Two rectangular 1/3-octave passbands were derived from different spectral regions of everyday sentences, with the intelligibility of one band approximately twice the others. Both passbands were then filtered to produce a series of narrower rectangular passbands. Each of the original 1/3-octave passbands in turn served as the fixed bandwidth “pedestal” and was paired with each of the series of narrower passbands of the other band. Remarkably, dual band intelligibilities were the same, regardless of which band served as pedestal, so the summed bandwidths determined intelligibility: The summed intelligibilities were irrelevant. Implications of this paradoxical “summed bandwidth rule” are discussed.
Received 14 March 2013Accepted 02 July 2013Published online 15 July 2013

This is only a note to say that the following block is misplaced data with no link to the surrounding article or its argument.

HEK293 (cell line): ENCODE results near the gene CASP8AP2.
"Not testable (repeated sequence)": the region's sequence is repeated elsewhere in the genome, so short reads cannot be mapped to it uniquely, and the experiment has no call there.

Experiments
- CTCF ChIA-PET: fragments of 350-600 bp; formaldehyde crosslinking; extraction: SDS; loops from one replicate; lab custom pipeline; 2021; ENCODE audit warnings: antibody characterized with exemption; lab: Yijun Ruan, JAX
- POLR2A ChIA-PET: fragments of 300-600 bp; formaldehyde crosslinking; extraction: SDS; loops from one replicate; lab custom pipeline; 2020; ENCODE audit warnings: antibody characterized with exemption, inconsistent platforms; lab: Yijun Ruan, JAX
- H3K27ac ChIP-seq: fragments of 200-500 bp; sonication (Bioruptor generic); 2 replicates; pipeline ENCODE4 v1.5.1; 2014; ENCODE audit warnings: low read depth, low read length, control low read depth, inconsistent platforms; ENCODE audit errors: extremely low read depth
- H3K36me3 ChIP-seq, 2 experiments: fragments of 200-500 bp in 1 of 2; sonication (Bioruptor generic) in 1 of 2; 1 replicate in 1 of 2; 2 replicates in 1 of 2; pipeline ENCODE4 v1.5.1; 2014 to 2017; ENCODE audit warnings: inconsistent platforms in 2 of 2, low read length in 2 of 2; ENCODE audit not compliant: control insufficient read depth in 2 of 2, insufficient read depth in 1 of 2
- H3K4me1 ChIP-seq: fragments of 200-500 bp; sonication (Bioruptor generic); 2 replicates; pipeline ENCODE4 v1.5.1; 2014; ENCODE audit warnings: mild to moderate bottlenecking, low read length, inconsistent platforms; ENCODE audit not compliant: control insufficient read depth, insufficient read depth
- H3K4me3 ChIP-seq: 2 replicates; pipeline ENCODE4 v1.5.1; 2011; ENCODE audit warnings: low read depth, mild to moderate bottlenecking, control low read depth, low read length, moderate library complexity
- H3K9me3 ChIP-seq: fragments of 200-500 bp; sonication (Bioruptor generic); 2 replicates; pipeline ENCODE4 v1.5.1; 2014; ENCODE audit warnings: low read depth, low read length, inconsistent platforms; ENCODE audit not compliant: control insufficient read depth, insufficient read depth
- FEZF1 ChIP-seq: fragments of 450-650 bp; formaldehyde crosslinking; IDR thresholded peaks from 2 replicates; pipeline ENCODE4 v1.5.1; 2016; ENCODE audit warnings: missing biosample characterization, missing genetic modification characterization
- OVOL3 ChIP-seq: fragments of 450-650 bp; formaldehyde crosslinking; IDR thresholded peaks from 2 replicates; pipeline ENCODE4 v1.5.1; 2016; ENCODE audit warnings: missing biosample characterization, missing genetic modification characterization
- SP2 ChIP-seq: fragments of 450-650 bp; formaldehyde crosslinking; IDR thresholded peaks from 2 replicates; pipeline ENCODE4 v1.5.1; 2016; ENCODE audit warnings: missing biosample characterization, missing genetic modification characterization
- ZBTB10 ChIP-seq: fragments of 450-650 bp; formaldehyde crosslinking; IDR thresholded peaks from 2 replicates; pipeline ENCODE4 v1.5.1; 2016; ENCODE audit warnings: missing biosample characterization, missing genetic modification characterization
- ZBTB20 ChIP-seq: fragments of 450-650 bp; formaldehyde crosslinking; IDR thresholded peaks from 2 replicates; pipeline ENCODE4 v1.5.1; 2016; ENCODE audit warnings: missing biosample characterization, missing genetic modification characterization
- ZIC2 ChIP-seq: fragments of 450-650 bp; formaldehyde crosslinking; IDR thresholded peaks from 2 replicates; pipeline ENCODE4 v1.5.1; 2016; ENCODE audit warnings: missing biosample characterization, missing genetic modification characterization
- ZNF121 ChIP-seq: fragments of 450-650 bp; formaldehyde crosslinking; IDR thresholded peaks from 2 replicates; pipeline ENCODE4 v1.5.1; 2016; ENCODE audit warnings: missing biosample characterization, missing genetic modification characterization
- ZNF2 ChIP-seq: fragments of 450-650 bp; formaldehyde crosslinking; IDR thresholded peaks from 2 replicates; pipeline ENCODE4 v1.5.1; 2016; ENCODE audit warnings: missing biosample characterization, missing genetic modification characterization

The project described was supported by Award Number R01DC000208 from the National Institute on Deafness and Other Communication Disorders. The content is solely the responsibility of the authors and does not necessarily represent the official views of the National Institute on Deafness and Other Communication Disorders or the National Institutes of Health.
Article outline: I. Introduction II. Methods A. Subjects B. Stimulus preparation III. General procedure A. Experiment 1: Intelligibility of dual band stimuli with 4-semitone pedestals B. Results for experiment 1 C. Experiment 2: Testing the validity of the summed bandwidth rule for narrow rectangular passbands D. Results for experiment 2 E. Experiment 3: Intelligibility of dual band stimuli with 12-semitone pedestals F. Results for experiment 3 IV. Summary and discussion
Richard M. Warren,
James A. Bashford Jr. and
Peter W. Lenz
Source:J. Acoust. Soc. Am. 134, EL244 (
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